Blessed by the ‘curse of Deve Gowda’

Blessed by the ‘curse of Deve Gowda’

H D Deve Gowda. Credit: DH Photo

An army marches on its stomach. Well, so do journalists.

I realised this the hard way during my initial days as a reporter while accompanying the then Karnataka Chief Minister H D Deve Gowda on a tour of Bengaluru. Like every other chief minister, Gowda, too, had promised to make a Singapore out of Bengaluru and had set out in right earnest on a day-long inspection of development works in the city -- with a bus load of journalists and bureaucrats in tow.

As it was an early morning assignment, I had skipped breakfast, and by 1 pm, my stomach had begun to growl. But there was no sign of Gowda stopping for lunch. As the protests from within grew louder, I asked Gowda’s secretary: “Does the chief minister never get hungry?” And the aide let out a secret: “He has raagi mudde (millet balls) for breakfast, which keeps him energised at least until evening.”

Finally, the chief minister decided to call it a day at 5 pm, and we were served some short eats. Then on, every time I accompanied Gowda on his tours, I made sure I had an emperor’s breakfast before I set out.

In 1996, a massive stroke of luck elevated Gowda to the post of prime minister, though his party – the then united Janata Dal -- had only a handful of members in the Lok Sabha: 46, actually, out of 543! With Gowda’s ascendance to the highest office in the country, his staple food, too, attained national status -- with the government directing all State-owned five-star hotels to serve raagi mudde. But the mudde’s glory was short-lived as Gowda had to demit office in less than a year.

With no party able to provide a stable government at the Centre, the country had to face mid-term elections in 1999. I trailed Gowda during the campaign in his home turf Hassan, when he noticed me at a public rally and invited me to travel in his car. With the Bengaluru experience still vivid, I politely declined the offer and decided to go my own way.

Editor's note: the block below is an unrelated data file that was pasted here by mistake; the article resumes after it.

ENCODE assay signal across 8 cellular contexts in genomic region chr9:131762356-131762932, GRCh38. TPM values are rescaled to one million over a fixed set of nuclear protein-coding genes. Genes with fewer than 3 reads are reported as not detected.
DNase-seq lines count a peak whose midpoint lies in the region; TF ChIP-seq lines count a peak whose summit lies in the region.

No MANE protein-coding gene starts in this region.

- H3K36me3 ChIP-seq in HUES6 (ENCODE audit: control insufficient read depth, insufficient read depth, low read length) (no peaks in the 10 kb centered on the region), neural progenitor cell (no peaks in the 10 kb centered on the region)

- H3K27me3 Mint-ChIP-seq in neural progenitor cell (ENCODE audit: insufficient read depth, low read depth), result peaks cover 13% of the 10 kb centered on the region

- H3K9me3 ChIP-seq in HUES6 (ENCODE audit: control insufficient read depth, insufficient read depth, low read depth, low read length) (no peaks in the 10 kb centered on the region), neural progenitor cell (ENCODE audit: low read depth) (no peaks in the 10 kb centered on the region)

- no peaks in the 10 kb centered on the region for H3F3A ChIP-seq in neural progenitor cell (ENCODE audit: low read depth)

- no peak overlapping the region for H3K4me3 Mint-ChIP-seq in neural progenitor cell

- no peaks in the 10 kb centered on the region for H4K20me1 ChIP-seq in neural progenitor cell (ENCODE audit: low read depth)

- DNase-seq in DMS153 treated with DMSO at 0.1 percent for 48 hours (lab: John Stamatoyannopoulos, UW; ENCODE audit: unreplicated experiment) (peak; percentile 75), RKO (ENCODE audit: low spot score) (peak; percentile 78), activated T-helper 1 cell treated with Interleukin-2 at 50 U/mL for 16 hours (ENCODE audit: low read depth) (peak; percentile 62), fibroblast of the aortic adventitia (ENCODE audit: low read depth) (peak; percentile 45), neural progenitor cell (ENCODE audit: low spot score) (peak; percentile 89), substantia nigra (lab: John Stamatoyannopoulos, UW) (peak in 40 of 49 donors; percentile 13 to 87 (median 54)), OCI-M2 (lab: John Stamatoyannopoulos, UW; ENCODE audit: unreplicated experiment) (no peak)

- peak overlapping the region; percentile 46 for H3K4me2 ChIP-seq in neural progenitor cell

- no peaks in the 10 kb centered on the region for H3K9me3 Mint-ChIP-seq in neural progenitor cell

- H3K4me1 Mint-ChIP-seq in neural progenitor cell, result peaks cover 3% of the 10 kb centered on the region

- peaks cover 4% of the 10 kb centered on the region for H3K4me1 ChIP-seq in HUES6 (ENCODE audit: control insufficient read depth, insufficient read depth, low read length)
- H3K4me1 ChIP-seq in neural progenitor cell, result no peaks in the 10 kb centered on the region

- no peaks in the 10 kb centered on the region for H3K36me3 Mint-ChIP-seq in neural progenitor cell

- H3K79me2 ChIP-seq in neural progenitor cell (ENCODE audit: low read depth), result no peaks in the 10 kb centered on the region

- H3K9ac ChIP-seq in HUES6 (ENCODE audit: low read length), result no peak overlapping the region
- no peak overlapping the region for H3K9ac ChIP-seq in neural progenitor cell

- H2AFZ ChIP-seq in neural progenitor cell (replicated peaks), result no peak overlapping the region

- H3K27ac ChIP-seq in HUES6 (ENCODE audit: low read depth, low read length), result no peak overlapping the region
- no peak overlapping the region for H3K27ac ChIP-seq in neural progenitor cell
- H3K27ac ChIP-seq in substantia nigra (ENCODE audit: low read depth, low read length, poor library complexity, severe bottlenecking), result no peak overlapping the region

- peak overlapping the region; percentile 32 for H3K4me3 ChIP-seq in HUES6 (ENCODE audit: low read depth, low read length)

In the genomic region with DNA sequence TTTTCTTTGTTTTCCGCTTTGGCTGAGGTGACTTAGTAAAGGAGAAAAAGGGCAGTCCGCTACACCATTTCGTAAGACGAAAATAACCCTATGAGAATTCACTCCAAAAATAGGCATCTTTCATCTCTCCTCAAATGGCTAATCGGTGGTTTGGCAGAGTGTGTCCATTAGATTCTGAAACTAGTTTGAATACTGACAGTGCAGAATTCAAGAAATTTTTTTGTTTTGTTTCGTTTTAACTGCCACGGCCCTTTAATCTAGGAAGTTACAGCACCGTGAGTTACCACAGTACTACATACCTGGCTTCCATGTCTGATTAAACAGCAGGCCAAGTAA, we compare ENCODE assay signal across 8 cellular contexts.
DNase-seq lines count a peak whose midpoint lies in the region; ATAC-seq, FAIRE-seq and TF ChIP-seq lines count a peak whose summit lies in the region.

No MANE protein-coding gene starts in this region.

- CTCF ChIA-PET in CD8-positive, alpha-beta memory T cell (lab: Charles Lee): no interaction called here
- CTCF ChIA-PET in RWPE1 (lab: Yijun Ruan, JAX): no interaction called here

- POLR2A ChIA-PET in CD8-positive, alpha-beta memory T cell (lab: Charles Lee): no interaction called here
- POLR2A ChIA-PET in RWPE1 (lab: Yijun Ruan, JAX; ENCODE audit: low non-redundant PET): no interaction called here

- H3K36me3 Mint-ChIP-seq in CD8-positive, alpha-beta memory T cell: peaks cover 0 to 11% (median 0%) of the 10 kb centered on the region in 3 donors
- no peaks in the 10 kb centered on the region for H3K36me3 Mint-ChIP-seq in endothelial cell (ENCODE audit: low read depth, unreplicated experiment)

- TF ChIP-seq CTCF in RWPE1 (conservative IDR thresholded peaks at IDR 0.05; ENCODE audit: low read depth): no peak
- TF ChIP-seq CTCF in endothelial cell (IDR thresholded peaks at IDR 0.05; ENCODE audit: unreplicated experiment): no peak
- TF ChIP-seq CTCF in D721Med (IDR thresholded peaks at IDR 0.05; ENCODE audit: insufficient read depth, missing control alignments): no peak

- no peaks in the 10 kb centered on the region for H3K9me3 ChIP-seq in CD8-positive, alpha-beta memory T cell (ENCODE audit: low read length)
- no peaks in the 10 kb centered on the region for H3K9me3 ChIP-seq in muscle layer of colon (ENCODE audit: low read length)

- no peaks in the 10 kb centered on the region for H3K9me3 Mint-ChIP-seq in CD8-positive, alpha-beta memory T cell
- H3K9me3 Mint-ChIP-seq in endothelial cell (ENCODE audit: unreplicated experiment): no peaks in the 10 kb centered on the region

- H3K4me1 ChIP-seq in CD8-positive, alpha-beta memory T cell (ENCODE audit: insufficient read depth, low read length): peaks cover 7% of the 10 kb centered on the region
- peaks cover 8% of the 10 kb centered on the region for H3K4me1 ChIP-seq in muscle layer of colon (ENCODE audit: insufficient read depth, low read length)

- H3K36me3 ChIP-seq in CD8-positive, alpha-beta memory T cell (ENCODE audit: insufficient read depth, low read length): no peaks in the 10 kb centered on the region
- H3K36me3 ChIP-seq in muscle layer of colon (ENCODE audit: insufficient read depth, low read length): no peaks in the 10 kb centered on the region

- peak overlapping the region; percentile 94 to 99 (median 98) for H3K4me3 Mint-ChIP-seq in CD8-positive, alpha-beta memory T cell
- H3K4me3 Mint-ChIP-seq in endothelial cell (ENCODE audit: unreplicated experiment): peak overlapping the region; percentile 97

By the time I toured the rest of the constituency and caught up with Gowda at 8 pm, he was delivering a fiery speech in a small town, his enthusiasm not in the least diminished. And this time, too, I was told, he had not broken for lunch.

I thanked my stars!

A wily politician, Gowda was known to vanquish all his enemies, and one of his most powerful weapons was a simple touch.

As cub reporters, we were warned by our seniors not to cross Gowda’s path: “If ever he lays his hand on your shoulder, you will be ruined.” Stories of his victims were aplenty, be it a scribe who was transferred to a remote village or a politician who lost office. Naturally, we maintained an arm’s length from him.

One evening, when he was still CM, we journalists were trooping out of the chief minister’s official residence ‘Anugraha’ after a press conference, Gowda, as usual, insisted on seeing us off at the door. Petrified that his hand would fall on my shoulder, I tried to quietly slink away, but he was quicker. Gowda laid his hand on my shoulder and said: “Thank you for attending the press conference.”

“I am doomed,” I said to myself. But that was not what happened. A few months later, I received a good career prospect and moved on in life, never to look back since. All that Gowda was trying to do was shower some affection, and how he had been maligned!

Today, I no longer hear journalists speak of the Gowda curse. I hope it broke with me.